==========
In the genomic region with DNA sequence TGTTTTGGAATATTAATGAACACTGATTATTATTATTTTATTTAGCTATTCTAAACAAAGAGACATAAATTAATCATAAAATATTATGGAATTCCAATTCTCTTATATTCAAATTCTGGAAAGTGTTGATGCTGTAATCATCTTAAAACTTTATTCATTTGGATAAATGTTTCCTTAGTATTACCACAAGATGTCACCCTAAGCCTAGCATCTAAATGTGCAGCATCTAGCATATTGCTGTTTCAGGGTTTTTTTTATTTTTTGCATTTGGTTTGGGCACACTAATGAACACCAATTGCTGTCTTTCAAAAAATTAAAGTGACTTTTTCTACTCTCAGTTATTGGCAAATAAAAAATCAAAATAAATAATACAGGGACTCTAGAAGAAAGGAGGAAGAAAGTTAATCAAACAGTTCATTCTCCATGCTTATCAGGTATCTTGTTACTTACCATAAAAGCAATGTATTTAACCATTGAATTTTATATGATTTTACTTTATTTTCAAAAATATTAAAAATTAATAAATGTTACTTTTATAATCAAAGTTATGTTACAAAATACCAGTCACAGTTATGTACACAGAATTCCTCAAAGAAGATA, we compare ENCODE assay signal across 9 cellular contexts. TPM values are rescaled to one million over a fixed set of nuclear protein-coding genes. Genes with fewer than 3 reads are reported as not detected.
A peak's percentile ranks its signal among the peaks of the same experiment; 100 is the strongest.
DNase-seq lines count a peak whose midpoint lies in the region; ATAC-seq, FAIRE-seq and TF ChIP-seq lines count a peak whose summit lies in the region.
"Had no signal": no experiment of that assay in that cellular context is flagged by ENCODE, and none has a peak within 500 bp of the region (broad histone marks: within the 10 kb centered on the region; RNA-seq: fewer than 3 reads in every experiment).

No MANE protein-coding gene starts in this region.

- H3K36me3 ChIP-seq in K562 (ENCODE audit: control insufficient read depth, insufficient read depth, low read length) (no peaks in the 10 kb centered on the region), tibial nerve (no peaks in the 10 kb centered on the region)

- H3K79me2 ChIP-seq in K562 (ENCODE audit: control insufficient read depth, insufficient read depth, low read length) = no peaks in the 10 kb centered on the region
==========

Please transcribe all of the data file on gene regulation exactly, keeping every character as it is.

In the genomic region with DNA sequence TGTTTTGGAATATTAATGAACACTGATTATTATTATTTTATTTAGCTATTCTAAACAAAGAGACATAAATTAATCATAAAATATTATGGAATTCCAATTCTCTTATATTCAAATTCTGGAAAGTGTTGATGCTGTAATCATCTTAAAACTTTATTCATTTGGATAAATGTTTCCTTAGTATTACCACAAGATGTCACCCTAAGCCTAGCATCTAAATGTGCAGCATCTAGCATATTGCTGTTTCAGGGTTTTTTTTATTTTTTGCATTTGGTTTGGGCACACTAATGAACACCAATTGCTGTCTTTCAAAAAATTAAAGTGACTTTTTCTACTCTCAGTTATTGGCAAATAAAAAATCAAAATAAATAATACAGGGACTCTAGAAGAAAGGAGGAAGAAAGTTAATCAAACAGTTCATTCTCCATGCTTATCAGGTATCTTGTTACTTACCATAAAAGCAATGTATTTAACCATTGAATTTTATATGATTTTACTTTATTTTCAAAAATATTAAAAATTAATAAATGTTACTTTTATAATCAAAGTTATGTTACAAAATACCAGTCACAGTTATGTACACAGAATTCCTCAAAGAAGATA, we compare ENCODE assay signal across 9 cellular contexts. TPM values are rescaled to one million over a fixed set of nuclear protein-coding genes. Genes with fewer than 3 reads are reported as not detected.
A peak's percentile ranks its signal among the peaks of the same experiment; 100 is the strongest.
DNase-seq lines count a peak whose midpoint lies in the region; ATAC-seq, FAIRE-seq and TF ChIP-seq lines count a peak whose summit lies in the region.
"Had no signal": no experiment of that assay in that cellular context is flagged by ENCODE, and none has a peak within 500 bp of the region (broad histone marks: within the 10 kb centered on the region; RNA-seq: fewer than 3 reads in every experiment).

No MANE protein-coding gene starts in this region.

- H3K36me3 ChIP-seq in K562 (ENCODE audit: control insufficient read depth, insufficient read depth, low read length) (no peaks in the 10 kb centered on the region), tibial nerve (no peaks in the 10 kb centered on the region)

- H3K79me2 ChIP-seq in K562 (ENCODE audit: control insufficient read depth, insufficient read depth, low read length) = no peaks in the 10 kb centered on the region